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How to maximize productivity from home office space

How to maximize productivity from home office space

When work from home became the new abnormal, a significant percentage of people simply carved out a temporary space in the house and called it their office.

Some have used a spare bedroom. Others set up shop on the kitchen island. A few have nestled into the basement.

Not every makeshift office is conducive to optimal productivity, but the borrowed space has been a sufficient short-term solution.

However, with the likelihood that more businesses will offer work-from-home flexibility when the coronavirus pandemic ends, design experts say greater thought should be given to creating a real home office.

Suzanne Lefebvre, project interior designer at Bergmann, and Allen Rossignol, president and CEO of Edge Architecture, offered advice on how to ensure your home office is really a work environment.

“No matter what the size of the space is, comfort is key — both cognitive and physical,” Lefebvre said. “A good work-from-home space should be based around wellbeing, which will reduce stress and contribute to an increase in focus and creativity.”

In other words, that kitchen island with other family members snacking on leftovers from the refrigerator may not be ideal. The same is true for the countertop in the family room with a spouse on a TV binge-a-thon.

“Your workspace should be where work is done,” she said. “You’re already home, so making your office feel more ‘at home’ may cause a lack of focus.”

But don’t just choose a room or area you’ve always neglected, Rossignol advises.

“Think about how much time you spent in the room previously,” he said. “If it wasn’t much time, why? What was the room missing? If you can figure that out, and are able to make a few easy changes, it’ll turn the space from drab into somewhere you actually want to be.”

Here are Lefebvre’s suggestions:

Suzanne Lefebvre
Suzanne Lefebvre

» Clear an area for your work surface. Less is more. If you have a designated space or not, clear out the clutter. Clear out the papers, magazines, bills and any home-related items. Keep only objects that you need to perform your job and keep them at arm’s reach.

» Bring in natural materials. Views to the outdoors and natural daylight can help you re-energize. Introduce elements of biophilia, elements that remind of us nature, to your work area. Plants, pets, natural materials and images have been shown to reduce stress and increase productivity and focus.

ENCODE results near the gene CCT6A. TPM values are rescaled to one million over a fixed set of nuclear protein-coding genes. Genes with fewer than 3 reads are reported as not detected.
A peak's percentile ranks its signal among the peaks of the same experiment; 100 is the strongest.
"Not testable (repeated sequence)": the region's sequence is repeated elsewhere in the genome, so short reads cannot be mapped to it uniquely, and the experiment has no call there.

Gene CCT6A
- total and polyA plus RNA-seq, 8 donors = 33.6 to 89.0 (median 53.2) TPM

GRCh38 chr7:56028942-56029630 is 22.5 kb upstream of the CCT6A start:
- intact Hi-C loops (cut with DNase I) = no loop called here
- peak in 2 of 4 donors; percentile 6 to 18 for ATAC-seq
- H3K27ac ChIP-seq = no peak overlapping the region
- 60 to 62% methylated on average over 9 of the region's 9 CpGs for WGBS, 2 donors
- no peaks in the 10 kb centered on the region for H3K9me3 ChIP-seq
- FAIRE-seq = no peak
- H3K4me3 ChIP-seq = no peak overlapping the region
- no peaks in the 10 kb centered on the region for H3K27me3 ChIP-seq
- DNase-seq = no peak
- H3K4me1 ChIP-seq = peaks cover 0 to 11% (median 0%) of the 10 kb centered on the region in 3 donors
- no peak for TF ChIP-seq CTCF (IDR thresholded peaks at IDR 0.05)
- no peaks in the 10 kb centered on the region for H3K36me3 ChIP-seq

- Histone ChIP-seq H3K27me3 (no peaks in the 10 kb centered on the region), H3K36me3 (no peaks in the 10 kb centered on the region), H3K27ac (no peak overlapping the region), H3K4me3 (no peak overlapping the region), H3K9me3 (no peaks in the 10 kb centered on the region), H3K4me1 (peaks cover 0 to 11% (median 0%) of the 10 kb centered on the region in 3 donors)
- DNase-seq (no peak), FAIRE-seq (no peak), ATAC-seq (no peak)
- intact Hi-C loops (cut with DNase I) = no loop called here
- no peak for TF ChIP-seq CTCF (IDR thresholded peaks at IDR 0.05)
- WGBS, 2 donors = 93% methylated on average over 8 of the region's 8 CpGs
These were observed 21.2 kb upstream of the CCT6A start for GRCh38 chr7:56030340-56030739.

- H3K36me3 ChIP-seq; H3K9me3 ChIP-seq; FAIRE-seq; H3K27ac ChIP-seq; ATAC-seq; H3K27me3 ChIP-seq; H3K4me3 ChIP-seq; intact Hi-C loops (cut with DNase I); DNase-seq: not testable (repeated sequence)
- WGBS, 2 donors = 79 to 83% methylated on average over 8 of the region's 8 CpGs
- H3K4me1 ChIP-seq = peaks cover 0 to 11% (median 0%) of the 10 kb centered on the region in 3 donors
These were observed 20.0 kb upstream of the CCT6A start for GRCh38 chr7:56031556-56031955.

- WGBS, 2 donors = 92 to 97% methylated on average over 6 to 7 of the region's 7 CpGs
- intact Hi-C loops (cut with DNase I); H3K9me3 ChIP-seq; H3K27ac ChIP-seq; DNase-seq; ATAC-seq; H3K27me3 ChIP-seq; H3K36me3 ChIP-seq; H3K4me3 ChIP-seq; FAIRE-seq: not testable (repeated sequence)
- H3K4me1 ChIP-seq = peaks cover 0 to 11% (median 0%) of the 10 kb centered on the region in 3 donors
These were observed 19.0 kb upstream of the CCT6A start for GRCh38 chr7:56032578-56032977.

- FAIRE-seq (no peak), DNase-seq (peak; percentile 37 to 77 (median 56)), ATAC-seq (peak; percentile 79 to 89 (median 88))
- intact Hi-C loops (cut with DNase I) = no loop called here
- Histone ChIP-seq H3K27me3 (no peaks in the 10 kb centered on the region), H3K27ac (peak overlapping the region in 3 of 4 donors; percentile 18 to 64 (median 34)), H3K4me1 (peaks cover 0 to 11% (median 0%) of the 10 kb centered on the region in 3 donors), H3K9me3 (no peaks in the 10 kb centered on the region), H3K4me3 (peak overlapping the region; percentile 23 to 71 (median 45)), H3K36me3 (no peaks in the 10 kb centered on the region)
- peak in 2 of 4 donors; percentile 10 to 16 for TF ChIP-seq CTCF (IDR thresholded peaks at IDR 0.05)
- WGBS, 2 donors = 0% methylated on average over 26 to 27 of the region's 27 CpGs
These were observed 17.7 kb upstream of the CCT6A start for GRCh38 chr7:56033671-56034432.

» In conjunction with natural light, good ambient and task lighting is key. It helps with reducing eye strain as well as helping with better video conferencing. Try to avoid lighting behind you which will cause glare on your screen and shadow you during a video meeting. Try to have light in front or next to you.

» Physical comfort. Moving throughout the day and changing positions is important, but a great chair can make all the difference in your day. If you can invest in proper seating, you will be able to not only focus better throughout the day, but be less tired and stiff at the end of the day.

Here are Rossignol’s suggestions:

Allen Rossignol
Allen Rossignol

» Comfort. You need to be able sit for a period of time and have good arm movement and good body positioning. Remembering to take frequent breaks is important; it’ll help reduce aches from furniture not designed for ergonomics.

» Space — with a door. You need to be able to move around and change your working positions. If you have an extra room you can dedicate to work, it’ll help create that separate space that distinguishes work from home. Being able to literally close the door on work helps to keep you from constantly checking work emails, running the risk of burning out.

» Visual. The spaces we work in can inspire or hinder our work creativity and productivity. Thus, a space that is visually appealing is important. It could be a window with a view to the outside or just positioning yourself so that you’re not looking at a wall. If the space you are working in is plain or not well lit, you are less likely to be productive.

» Natural light. Having a space with daylight is critical to creating a good work environment. I often hear of people putting their office space in their basement. I would discourage this, unless you have lots of windows or are able to light the space well. If you didn’t spend time in your basement before, there was a reason.

» Sounds. Wherever you chose to work, it should be a space that is free of distraction and noises from the rest of house. This is especially important when you have children or pets in the house.  When you are on a conference call or Zoom or even just concentrating on work, are the everyday noises from your house going to be a problem? If you can’t find a quiet space, perhaps you could invest in noise cancelling headset. Small changes can have a big impact on your satisfaction.

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